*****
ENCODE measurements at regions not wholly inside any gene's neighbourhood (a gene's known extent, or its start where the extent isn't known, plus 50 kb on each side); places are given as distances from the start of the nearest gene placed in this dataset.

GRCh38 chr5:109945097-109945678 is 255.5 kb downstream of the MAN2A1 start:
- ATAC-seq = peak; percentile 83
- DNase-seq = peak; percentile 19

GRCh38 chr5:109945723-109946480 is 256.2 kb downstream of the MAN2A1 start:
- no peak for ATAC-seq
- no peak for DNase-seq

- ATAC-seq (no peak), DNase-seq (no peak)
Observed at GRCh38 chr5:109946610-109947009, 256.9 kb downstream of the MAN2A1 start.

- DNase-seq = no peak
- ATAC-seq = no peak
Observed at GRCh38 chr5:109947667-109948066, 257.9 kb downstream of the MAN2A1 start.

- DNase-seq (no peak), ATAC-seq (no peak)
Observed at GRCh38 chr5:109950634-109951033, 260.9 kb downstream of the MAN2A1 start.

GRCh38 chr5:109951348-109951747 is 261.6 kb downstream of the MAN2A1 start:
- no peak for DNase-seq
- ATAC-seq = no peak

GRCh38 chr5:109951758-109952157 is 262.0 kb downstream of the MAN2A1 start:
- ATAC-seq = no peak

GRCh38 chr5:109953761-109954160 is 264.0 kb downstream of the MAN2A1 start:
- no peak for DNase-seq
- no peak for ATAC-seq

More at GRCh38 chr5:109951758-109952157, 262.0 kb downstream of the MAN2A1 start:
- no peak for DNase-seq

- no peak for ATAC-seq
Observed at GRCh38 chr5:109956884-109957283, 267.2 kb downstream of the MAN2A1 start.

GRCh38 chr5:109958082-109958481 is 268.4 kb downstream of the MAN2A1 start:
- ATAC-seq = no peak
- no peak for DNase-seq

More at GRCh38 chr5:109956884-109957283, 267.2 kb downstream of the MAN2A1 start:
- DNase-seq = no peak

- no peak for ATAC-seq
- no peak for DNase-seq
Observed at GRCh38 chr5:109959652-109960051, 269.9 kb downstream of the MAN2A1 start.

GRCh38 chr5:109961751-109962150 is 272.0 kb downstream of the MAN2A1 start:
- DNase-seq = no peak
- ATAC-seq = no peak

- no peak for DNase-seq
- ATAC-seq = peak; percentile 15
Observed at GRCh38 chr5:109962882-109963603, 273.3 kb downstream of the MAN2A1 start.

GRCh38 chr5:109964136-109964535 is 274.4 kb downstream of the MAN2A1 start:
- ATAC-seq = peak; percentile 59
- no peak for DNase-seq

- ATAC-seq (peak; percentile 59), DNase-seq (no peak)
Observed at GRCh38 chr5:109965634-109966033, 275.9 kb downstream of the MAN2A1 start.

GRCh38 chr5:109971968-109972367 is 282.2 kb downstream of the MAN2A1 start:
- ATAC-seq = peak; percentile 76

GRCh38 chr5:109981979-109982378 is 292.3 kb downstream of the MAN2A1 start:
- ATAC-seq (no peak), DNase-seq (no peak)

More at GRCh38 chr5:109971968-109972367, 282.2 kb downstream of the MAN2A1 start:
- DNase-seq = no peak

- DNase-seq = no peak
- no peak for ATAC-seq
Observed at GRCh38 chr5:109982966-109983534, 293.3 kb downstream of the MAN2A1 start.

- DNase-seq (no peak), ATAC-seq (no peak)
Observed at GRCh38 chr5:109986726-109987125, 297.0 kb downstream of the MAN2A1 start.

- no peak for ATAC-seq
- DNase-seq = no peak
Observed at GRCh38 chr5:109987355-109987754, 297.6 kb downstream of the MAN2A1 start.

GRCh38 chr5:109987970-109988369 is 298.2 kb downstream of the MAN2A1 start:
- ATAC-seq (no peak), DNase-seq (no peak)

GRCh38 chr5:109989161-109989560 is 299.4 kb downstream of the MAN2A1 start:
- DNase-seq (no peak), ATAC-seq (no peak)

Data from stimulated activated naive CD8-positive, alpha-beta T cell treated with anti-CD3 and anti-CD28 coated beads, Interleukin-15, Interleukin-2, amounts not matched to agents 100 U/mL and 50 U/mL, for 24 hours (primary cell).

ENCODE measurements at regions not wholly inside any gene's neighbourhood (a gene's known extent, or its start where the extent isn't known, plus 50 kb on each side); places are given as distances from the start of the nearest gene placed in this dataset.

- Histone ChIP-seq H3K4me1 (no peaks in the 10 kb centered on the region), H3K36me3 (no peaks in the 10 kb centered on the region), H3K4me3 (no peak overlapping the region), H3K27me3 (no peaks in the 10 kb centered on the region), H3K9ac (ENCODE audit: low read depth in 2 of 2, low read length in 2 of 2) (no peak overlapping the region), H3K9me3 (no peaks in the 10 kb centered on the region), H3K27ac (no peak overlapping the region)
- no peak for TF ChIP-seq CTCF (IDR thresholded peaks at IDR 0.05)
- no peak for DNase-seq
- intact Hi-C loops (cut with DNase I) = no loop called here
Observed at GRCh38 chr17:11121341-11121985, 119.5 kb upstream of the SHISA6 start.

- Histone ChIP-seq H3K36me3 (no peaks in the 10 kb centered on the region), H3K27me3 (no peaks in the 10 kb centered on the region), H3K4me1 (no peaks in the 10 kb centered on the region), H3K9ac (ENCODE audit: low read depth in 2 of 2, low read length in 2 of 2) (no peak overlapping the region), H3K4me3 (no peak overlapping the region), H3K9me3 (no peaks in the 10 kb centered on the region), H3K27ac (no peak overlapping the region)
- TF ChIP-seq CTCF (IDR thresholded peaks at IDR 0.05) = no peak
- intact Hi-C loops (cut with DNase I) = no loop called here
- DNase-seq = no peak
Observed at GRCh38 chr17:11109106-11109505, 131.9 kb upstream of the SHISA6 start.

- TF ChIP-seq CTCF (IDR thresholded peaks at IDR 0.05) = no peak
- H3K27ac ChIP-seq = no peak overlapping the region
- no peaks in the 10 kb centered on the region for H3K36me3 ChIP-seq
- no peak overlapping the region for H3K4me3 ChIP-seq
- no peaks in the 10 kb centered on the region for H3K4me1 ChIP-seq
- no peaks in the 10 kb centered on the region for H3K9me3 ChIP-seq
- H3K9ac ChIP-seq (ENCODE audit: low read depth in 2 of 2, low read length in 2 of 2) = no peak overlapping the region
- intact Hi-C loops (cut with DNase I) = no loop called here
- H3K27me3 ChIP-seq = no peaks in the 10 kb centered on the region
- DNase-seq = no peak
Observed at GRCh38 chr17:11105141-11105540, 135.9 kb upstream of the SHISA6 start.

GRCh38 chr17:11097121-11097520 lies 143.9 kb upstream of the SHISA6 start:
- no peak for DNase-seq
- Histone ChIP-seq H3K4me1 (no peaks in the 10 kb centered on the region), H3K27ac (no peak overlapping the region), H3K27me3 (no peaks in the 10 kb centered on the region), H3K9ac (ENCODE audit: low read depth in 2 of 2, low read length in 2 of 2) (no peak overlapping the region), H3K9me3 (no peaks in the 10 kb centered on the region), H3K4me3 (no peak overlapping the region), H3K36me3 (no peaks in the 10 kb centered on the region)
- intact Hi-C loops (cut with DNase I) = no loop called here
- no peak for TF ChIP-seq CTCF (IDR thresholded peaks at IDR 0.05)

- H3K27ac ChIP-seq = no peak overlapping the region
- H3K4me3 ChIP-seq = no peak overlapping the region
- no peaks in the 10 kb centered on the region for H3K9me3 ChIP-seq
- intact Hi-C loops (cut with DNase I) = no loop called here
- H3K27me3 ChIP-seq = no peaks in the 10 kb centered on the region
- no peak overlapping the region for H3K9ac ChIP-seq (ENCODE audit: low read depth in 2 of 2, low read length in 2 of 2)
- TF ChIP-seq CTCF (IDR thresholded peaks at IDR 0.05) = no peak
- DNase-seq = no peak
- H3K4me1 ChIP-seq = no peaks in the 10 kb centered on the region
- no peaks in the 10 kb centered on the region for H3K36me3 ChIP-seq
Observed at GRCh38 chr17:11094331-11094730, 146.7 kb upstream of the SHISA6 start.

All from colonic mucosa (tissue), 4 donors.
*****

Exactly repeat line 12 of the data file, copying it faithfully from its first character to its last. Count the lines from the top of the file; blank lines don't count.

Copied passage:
Observed at GRCh38 chr5:109947667-109948066, 257.9 kb downstream of the MAN2A1 start.